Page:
She gathered the parchments nearest her and waved them at me again. Was the action guilt or good manners? The words on the pages, so finely crafted in ink, drew her attention away from the intruder I had become in my own house.
“France, Italy, and other places, no doubt all made up.”
I sat on the edge of her bed and she snatched at my hand. What she lacked in strength, she compensated for with determination; a trait typical in one prone to longevity, when most had given themselves to the worms.
“I see the ink here. You have a scribe’s hand, something my husband lacks. Can these be yours, truly? Have you been hiding them here in the night? Are you my mystery mouse?”
“Shall I squeak for you or expose my tail? I cannot promise a full moon, I am aged and there is much fur there, which I am loath to apply the wax.”
“Speak plainly, man. You remind me of my wretched husband, William.”
“And there be the rub, Anne. For Will I am, and these parchments I do not seek to stow. I performed that task many years ago. My aim is to steal them back, and you have contributed to their collection most graciously.”
The way she hugged her arms about her chest did not exude confidence. Eyes darting from parchment to parchment, priest hole to panel, she threw herself off the bed, against the wall it abutted, landing on the device she had used to wedge open my secret paneling. I did not remember such animosity in her. Nor had I ever witnessed Anne brandishing a knife, unless a fowl was involved. Perhaps I embodied the foul play she feared as she slashed at my neck, her anger mirrored in the blade, burning with the flame of the solitary candle she had used to pry through my deeds.
My lower back seized as I weaved, my throat open for discussion, but she missed the mark. It was a close shave, the hair from my chin scattered over her bed sheets, but the wedding night crimson did not eventuate.
I volleyed the return strike with my forearms, as I had been taught. Snatching at her wrist, I dislodged the blade, and the room was mine, again.
“I remember your passion, but it was never this fierce. Did I not provide you with a lifetime of joy, Anne?”
“How can I have experienced happiness from a man I do not know?”
I knew it was time for her to learn the truth, a kind of justification, for my own benefit. The parchments had been scattered without care to their order, but I knew them well enough; the beginning, a fog, the following scenes, my yesterday, despite the passage of time.
I swept my life away and grabbed her by the neck, the weight of my being smothering her escape. Her eyes bulged like a throttled chicken, yet she did not struggle. Was she awaiting her chance of escape in one of my mistakes, or had she done with this life. I continued on without knowledge, the chance to purge my sins far too ideal.
“You are present through much of this, but not where it began. The first page reads: I am conceived, by chance or by the pint, I know not as it happens, but I am here. There is no record of my birth, and I do not remember it, yet I sit before you to bear witness.”
The pride in her eyes narrowed to malice, despite the grip I had on her swan-like neck.
“Have you the eyes to read, or would you prefer I tickle your ears with my tongue?” I leant in to lick her lobe; her answer despoiling my game.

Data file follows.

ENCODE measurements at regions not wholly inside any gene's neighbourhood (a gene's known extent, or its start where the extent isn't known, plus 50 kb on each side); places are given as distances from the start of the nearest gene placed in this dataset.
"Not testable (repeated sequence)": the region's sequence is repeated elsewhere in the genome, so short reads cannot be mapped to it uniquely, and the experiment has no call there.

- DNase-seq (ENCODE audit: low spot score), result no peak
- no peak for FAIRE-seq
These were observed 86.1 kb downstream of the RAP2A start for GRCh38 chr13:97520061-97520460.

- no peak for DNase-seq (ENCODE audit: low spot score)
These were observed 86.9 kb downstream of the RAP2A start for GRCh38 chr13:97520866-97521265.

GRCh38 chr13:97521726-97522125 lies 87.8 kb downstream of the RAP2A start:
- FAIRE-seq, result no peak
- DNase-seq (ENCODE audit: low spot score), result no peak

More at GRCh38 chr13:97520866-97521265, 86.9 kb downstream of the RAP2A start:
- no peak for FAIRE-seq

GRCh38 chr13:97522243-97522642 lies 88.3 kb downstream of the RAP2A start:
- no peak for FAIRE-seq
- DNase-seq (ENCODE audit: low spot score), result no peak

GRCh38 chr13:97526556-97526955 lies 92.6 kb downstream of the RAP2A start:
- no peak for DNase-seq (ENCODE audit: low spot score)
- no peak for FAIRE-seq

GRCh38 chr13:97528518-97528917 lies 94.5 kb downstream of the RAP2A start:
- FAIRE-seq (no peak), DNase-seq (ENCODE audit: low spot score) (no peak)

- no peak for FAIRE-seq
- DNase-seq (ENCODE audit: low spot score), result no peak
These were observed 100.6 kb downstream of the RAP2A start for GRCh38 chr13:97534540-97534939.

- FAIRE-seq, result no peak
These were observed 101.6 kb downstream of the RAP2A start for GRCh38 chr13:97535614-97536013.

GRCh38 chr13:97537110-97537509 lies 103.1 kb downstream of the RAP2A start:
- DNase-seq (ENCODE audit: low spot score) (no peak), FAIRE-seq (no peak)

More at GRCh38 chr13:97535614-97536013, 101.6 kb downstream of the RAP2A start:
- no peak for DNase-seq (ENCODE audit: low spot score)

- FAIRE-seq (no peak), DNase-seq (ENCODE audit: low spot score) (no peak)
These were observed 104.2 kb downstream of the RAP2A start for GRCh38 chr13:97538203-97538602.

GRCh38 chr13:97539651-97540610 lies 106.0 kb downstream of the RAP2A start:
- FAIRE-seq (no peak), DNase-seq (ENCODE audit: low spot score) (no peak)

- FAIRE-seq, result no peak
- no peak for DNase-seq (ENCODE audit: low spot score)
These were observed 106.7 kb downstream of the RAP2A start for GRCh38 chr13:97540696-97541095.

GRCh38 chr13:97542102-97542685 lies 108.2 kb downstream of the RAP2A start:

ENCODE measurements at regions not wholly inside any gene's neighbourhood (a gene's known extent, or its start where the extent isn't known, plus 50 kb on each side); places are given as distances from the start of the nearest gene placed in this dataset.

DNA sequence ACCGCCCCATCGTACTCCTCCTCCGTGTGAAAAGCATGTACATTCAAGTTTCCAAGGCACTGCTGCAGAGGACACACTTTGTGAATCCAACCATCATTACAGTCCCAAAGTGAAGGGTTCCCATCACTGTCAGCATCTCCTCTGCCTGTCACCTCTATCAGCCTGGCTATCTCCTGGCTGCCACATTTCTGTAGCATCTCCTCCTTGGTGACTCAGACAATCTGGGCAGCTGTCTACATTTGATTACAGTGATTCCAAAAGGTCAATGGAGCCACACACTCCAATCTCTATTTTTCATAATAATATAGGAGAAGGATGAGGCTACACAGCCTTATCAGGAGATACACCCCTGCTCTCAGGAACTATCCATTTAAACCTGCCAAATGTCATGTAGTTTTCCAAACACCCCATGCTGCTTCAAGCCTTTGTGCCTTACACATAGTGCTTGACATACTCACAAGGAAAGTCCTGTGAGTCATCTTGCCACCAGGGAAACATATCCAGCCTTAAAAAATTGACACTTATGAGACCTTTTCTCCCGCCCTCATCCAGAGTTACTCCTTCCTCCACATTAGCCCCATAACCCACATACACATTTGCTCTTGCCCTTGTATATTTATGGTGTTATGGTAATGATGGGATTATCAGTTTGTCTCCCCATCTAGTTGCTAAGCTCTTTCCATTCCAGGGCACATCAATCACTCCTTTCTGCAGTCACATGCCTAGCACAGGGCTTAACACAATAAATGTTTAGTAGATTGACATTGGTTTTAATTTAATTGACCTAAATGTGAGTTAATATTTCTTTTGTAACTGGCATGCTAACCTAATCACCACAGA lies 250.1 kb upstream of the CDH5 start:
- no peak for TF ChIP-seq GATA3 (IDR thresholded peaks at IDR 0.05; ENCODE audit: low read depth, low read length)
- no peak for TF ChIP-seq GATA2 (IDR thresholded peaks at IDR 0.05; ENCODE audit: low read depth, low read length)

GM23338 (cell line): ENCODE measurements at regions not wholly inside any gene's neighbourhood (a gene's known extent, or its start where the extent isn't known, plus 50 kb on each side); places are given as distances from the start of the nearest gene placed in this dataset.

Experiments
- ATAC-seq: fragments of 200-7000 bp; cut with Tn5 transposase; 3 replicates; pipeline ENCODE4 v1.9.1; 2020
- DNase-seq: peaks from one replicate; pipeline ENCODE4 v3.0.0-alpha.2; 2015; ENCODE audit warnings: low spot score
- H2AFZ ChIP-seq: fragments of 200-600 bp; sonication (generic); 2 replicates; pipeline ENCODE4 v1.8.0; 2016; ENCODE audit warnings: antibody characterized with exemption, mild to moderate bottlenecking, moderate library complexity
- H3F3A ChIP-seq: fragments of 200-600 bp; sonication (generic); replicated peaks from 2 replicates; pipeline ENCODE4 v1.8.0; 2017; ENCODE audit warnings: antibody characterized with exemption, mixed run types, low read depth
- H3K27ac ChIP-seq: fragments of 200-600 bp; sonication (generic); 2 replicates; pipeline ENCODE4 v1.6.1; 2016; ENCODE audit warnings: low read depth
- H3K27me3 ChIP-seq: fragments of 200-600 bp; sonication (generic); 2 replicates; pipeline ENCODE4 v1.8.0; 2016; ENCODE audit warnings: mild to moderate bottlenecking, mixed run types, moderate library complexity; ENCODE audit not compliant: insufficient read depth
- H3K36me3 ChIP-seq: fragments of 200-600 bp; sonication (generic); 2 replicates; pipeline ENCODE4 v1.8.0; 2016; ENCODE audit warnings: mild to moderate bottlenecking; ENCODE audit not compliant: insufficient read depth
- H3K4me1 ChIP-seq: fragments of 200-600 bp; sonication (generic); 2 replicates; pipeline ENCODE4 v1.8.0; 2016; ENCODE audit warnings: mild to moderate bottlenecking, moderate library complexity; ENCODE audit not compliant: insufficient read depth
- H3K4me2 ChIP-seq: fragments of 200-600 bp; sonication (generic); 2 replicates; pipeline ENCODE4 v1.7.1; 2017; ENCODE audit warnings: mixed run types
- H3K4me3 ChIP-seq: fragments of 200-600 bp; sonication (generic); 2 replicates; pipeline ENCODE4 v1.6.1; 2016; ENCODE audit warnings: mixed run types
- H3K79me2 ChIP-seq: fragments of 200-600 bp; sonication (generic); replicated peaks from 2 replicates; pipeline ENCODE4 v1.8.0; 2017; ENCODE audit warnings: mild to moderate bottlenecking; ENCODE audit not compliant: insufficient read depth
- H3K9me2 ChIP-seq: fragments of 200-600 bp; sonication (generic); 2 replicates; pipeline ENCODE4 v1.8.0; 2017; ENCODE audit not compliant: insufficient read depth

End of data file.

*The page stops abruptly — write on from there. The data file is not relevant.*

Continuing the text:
“I will listen.”
“Good. Then you will understand why I do what has to be done.” My grip relaxed as she sat back on the bed. We both drew breath. It had been many a year since I performed such a duality. “It was the year of our Lord Fifteen Hundred and Sixty… I am conceived…”
“I do not remember my parents.”
Time and again I have tried, but their faces are mere shadows amidst the flames of a winter hearth. Not yet a man when they died in the foul autumn of 1575, I have no one to remind me of our time together, so I do not consider myself born of them, merely conceived.
In truth, I believe the birth occurred in my fifteenth year, during a journey still vivid in my imagination, for it has no embarkation point, just a destination. My mode of travel: a box. I do not know the length of the journey, for I was blinded by the crate I had been stuffed into, like a worn robe would be discarded, thrown out for the poor.
Plunged into makeshift night, and held fast until the box was opened, I surmised, by the movement of the container I crouched within, and the clatter heard thereafter, I had been loaded aboard a carriage. The sun did not greet me, but the moon did lurk beyond the shoulder of the man who did.
“Get out, boy.” The coachman appeared to be no valet. “This be your journey’s end.”
“And yours too?”
“Aye. I be from Leicester.” He waved his hand towards the shadow cast by the moon as it peered through vengeful clouds, wishing to take one last look at a condemned Northerner. Evil eyes winked from unknown ports amidst the silhouette and the thought of being delivered unto Dante’s Inferno spread goose flesh all over my body. “Don’t stop there in the cold, boy. There’s the door. Scrape the crud from your shoes before you enter, and find yourself a place by the fire. Robert will see to you He does so for all the master sends to him.”
The front door did not open in welcome. I had been delivered through the rear garden, set down by the stables. A bitter wind flung open the carriage door, the coachman searching for bedevilments I could not be privy too, for the box I had travelled in had been mounted at the rear of the conveyance. Death had granted me a reprieve into a life uncertain. I often wonder if the grave would not have been kinder.